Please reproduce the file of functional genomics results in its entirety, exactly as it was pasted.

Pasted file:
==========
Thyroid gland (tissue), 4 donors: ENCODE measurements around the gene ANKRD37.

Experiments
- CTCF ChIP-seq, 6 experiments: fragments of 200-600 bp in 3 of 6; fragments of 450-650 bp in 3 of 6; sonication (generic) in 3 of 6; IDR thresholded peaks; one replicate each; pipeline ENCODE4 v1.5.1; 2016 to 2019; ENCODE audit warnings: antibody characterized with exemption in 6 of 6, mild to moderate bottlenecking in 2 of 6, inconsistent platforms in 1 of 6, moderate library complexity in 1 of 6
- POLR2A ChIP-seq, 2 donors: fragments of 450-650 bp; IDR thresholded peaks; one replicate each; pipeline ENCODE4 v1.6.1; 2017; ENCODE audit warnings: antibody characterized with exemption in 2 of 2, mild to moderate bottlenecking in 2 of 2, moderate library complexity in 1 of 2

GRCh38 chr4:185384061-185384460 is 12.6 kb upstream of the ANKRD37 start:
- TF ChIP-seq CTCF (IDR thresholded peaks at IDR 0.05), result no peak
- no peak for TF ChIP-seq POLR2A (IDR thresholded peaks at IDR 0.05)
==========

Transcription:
Thyroid gland (tissue), 4 donors: ENCODE measurements around the gene ANKRD37.

Experiments
- CTCF ChIP-seq, 6 experiments: fragments of 200-600 bp in 3 of 6; fragments of 450-650 bp in 3 of 6; sonication (generic) in 3 of 6; IDR thresholded peaks; one replicate each; pipeline ENCODE4 v1.5.1; 2016 to 2019; ENCODE audit warnings: antibody characterized with exemption in 6 of 6, mild to moderate bottlenecking in 2 of 6, inconsistent platforms in 1 of 6, moderate library complexity in 1 of 6
- POLR2A ChIP-seq, 2 donors: fragments of 450-650 bp; IDR thresholded peaks; one replicate each; pipeline ENCODE4 v1.6.1; 2017; ENCODE audit warnings: antibody characterized with exemption in 2 of 2, mild to moderate bottlenecking in 2 of 2, moderate library complexity in 1 of 2

GRCh38 chr4:185384061-185384460 is 12.6 kb upstream of the ANKRD37 start:
- TF ChIP-seq CTCF (IDR thresholded peaks at IDR 0.05), result no peak
- no peak for TF ChIP-seq POLR2A (IDR thresholded peaks at IDR 0.05)